a) wanting to put my support where it counts on books that i think deserve to survive

b) not wanting to wait to read those books that are doing great things

what is great about trades, particularly for someone like me who has only been reading comics for about a year, is that they have allowed me to get my comics education pretty quickly and also cheaply. it doesnt hurt that i continue to work for a major book retailer and one of the few benefits that this still affords is the opportunity to take books out on loan--allowing me to read myself up to date on current series such as DMZ or Madman, or to familiarize myself with some of the greats of the past, like loeb and sale's batman books or morrison's doom patrol or whatever, for little or no money. clearly trades are going to continue to be the format that makes the publishers profitable, but as brandon points out, if readers aren't buying issues, there are a lot of promising younger creators whose books are going to be discontinued. insofar as digital is concerned, i am a book person and i was a book person long before i was a comics person. i don't see myself getting an electronic reader like a kindle any time soon, not because i am averse to new technology, but because as expansive as the libraries for these machines are getting, they still aren't going to be offering the kinds of books i am buying for some time. reading comics on the internet is at best annoying--i will do it if i have no other choice, like with morrison and quitely's Flex Mentallo, but aside from that, i will generally avoid it insofar as it is possible.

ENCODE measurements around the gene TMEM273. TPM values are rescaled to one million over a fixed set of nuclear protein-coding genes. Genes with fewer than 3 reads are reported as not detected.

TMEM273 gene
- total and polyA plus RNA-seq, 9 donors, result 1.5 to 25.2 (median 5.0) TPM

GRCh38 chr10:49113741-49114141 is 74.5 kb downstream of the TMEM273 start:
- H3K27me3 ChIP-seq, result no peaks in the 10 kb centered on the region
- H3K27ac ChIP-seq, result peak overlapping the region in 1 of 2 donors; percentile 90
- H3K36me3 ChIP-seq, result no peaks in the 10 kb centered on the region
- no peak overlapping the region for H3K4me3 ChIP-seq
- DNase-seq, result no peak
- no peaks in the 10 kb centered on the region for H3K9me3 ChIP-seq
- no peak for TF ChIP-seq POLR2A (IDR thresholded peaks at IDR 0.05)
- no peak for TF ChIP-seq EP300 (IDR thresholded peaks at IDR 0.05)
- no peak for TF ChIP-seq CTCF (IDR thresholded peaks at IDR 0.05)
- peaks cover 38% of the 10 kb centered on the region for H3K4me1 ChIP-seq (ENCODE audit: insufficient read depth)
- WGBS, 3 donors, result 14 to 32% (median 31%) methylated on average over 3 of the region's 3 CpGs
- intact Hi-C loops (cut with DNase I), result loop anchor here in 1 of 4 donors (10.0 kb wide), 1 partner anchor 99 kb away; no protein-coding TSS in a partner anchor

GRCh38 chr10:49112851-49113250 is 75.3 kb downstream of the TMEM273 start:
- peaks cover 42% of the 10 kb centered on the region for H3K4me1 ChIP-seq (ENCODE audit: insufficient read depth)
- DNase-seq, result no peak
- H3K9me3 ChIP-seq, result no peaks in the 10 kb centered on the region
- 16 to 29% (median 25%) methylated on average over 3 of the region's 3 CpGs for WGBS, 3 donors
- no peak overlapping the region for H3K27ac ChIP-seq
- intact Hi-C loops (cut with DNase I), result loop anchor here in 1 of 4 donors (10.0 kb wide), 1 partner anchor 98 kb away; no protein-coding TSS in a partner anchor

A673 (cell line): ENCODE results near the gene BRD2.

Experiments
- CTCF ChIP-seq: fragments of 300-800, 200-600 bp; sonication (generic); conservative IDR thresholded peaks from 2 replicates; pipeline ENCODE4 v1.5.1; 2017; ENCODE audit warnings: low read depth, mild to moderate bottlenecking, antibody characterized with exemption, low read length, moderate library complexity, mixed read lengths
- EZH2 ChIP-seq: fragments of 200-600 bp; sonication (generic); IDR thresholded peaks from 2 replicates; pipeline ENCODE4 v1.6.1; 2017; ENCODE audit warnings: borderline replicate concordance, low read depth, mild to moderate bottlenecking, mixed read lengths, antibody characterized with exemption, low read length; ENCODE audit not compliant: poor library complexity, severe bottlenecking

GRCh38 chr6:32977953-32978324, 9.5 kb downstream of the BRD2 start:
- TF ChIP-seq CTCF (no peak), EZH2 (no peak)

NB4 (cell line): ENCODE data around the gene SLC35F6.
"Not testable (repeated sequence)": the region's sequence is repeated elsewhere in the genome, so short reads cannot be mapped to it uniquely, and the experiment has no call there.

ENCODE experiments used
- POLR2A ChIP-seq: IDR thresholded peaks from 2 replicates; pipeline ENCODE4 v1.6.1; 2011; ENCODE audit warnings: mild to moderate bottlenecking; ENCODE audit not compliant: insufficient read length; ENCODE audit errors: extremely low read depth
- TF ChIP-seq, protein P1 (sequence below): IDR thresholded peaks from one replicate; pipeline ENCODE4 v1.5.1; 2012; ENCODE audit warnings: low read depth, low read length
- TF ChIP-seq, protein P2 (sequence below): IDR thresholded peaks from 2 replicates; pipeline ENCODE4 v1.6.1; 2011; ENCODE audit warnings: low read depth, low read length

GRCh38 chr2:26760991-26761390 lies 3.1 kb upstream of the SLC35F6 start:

Vee- to answer your question about the cost of regular books, book publishers are doing a number of things to address the dramatic fall in book sales, most of which do not include price increases, by which i mean the normal sort of up with inflation increase. one thing publishers are doing is dramatically reducing print runs in order to reduce the number of books they have to sell as remainders for a loss. this basically means that with unestablished writers, their advances are getting a lot smaller. also, they are lowering the quality of the books themselves. i knew something was up when i noticed that the vintage paperback of the new translation of war & peace used poor quality paper and had flimsy covers. mark, this was one of the most prestigious and highly anticipated releases by knopf in 2007 and random house is THE prestige major publisher in the u.s. thus, if they are putting out an inferior edition of such an "important" book, you can bet that this is a signal for changes industry wide. how does this relate to comics? well, only in the sense that comics and regular books are more or less part of the same industry, though their markets are not exactly identical, nor are their business models. the weird thing is, though, that even though the book retail business has been in the proverbial toilet for the better part of a decade, i can remember hearing a story on npr not six months ago on how sales at comics retailers were up and that it was a growth industry. perhaps the increase in issue prices has something to do with the struggle between the big players for top talent, what with the increase of exclusive contracts and what have you. perhaps it is the creators who are the winners in this sense, i don't really know.